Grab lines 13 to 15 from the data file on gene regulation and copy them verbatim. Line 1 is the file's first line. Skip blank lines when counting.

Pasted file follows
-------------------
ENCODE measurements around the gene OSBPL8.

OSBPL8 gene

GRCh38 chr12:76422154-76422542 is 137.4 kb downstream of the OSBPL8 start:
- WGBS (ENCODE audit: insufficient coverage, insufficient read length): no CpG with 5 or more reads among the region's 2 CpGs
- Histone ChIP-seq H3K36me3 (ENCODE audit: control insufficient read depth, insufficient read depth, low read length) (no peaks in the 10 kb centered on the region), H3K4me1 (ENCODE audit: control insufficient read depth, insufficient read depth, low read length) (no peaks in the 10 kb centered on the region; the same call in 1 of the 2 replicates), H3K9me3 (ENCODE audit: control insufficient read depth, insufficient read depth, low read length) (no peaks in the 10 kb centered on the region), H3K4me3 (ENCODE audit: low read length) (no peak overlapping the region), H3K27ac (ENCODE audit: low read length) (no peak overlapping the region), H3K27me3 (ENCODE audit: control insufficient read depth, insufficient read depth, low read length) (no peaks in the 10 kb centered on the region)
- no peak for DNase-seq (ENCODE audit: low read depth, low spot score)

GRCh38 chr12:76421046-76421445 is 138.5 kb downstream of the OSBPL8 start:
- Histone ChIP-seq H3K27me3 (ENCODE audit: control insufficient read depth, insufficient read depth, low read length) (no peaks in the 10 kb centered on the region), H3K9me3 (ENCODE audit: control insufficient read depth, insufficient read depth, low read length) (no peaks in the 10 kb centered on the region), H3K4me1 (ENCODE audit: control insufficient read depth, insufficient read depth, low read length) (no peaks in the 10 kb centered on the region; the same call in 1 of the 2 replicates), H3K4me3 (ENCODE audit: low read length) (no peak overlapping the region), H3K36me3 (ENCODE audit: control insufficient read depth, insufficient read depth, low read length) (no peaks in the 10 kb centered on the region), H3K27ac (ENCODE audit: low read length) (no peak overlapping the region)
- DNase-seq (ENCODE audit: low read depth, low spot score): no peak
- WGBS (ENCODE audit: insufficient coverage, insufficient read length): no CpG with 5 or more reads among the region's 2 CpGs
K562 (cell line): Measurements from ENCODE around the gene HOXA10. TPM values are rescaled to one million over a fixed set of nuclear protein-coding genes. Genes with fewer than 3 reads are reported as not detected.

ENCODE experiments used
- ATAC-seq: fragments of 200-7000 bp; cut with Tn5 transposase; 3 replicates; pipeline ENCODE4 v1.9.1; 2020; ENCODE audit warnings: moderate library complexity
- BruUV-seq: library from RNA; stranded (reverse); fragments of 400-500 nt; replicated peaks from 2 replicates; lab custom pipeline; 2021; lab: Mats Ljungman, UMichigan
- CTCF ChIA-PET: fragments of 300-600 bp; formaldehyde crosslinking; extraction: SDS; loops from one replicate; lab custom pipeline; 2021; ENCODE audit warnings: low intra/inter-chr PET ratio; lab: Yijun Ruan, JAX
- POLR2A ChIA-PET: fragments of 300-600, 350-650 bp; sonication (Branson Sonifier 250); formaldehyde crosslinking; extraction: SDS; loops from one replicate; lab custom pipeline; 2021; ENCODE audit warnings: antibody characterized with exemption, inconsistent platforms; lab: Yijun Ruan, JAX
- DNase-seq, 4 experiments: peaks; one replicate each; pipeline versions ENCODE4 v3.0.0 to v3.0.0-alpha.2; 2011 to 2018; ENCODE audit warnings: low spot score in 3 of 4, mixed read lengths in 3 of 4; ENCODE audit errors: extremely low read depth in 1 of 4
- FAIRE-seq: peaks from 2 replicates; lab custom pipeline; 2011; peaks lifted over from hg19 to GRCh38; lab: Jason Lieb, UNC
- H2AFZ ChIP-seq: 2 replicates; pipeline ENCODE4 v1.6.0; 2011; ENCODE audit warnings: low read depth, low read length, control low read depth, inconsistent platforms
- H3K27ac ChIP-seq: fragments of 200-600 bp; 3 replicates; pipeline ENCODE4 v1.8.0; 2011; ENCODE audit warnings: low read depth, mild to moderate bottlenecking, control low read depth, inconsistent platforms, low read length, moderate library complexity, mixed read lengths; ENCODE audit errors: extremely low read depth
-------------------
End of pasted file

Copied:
- ATAC-seq: fragments of 200-7000 bp; cut with Tn5 transposase; 3 replicates; pipeline ENCODE4 v1.9.1; 2020; ENCODE audit warnings: moderate library complexity
- BruUV-seq: library from RNA; stranded (reverse); fragments of 400-500 nt; replicated peaks from 2 replicates; lab custom pipeline; 2021; lab: Mats Ljungman, UMichigan
- CTCF ChIA-PET: fragments of 300-600 bp; formaldehyde crosslinking; extraction: SDS; loops from one replicate; lab custom pipeline; 2021; ENCODE audit warnings: low intra/inter-chr PET ratio; lab: Yijun Ruan, JAX